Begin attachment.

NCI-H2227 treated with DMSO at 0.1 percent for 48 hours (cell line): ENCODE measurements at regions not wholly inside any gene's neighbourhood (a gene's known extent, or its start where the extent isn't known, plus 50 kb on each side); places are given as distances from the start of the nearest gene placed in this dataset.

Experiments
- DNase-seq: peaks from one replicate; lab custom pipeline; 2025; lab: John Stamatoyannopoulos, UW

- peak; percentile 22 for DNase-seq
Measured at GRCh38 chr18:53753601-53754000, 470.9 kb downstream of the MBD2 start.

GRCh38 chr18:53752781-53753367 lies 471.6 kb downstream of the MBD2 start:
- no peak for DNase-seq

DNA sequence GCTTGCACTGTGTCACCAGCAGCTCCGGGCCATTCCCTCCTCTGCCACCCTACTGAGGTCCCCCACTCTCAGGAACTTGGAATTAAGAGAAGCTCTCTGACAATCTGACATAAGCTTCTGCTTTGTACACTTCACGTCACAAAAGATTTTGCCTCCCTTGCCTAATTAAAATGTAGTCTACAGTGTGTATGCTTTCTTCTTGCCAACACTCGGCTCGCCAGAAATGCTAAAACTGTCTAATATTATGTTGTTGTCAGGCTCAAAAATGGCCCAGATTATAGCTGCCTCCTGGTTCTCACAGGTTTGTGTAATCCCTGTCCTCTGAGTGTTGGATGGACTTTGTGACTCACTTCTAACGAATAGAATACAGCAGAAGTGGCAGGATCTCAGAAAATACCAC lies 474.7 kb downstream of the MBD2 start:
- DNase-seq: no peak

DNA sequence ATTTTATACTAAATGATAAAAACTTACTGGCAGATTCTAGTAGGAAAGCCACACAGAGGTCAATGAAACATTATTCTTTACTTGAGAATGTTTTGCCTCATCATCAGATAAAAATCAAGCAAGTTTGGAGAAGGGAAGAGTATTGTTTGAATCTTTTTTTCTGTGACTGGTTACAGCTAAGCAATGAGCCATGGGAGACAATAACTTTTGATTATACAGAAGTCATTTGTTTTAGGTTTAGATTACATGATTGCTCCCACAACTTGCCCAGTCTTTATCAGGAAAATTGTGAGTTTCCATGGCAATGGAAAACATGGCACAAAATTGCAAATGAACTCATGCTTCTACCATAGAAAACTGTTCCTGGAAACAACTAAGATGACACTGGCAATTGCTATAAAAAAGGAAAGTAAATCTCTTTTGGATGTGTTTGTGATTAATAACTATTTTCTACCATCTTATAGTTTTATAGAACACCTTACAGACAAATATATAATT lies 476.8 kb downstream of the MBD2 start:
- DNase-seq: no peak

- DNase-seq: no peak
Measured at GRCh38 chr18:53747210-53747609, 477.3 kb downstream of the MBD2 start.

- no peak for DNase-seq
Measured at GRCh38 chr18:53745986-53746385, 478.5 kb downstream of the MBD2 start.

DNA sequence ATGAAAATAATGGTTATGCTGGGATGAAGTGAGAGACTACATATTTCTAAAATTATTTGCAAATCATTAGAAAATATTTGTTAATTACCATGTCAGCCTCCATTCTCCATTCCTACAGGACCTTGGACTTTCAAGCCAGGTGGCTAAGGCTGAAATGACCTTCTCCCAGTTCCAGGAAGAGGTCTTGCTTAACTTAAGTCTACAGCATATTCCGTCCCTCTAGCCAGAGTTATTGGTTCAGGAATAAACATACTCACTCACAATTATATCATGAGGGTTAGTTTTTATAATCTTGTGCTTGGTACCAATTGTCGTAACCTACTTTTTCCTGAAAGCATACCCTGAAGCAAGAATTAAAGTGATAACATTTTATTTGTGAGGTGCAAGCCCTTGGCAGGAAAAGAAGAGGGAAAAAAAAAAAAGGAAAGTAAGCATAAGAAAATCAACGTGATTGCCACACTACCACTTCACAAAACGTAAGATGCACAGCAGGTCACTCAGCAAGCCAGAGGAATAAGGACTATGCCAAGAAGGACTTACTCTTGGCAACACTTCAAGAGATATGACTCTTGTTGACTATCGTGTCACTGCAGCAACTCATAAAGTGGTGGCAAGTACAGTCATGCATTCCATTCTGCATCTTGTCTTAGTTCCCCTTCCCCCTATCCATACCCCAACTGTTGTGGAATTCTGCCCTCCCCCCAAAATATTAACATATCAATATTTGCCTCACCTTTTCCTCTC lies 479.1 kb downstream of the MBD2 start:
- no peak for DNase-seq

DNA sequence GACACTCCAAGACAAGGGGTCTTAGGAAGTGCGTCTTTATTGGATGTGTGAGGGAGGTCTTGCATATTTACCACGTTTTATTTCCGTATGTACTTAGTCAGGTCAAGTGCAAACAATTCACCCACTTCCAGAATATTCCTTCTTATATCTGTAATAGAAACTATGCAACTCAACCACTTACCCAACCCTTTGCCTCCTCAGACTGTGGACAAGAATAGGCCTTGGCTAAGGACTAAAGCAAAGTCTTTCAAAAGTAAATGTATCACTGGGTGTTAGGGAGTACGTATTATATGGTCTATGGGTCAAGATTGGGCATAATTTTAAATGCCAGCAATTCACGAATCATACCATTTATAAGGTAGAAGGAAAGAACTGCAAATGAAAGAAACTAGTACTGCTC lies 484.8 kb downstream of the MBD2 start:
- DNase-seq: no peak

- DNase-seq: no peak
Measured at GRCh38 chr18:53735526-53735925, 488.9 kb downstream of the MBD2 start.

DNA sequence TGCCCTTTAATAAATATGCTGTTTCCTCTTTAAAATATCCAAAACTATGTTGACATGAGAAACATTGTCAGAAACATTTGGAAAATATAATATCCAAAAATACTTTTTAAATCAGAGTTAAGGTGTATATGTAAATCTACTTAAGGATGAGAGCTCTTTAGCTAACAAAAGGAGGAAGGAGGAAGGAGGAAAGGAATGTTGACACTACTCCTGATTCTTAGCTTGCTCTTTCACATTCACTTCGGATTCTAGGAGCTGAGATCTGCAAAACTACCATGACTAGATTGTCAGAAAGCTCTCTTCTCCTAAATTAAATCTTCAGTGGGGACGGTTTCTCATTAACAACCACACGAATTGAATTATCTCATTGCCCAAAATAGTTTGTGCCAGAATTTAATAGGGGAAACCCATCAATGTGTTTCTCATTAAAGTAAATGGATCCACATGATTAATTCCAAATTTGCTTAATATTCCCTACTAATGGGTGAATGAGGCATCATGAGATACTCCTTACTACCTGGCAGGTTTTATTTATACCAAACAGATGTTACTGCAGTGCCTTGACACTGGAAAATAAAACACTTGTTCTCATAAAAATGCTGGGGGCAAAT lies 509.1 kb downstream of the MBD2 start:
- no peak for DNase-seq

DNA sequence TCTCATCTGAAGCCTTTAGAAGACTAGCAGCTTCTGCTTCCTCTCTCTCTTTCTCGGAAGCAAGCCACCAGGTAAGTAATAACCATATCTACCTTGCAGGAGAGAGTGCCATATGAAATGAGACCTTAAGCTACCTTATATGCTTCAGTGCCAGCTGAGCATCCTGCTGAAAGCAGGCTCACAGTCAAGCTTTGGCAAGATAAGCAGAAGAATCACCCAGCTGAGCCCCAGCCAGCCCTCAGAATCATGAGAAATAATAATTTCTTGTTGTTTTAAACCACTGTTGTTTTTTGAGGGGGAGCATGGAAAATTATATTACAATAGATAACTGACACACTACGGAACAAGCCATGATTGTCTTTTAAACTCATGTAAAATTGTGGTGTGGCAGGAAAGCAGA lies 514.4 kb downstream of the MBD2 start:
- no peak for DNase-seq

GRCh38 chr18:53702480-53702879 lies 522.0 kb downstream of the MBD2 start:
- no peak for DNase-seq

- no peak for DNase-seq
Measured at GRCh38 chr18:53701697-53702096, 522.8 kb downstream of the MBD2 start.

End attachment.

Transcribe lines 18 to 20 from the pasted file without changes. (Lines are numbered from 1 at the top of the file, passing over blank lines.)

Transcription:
DNA sequence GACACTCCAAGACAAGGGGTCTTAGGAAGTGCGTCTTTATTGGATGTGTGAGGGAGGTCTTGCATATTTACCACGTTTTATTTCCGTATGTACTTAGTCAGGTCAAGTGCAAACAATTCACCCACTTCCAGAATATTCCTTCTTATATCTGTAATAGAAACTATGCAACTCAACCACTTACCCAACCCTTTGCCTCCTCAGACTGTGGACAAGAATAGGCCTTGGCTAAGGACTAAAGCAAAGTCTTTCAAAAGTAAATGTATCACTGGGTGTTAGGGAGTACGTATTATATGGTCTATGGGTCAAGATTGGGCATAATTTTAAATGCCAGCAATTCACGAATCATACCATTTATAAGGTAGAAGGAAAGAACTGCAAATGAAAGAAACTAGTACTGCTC lies 484.8 kb downstream of the MBD2 start:
- DNase-seq: no peak

- DNase-seq: no peak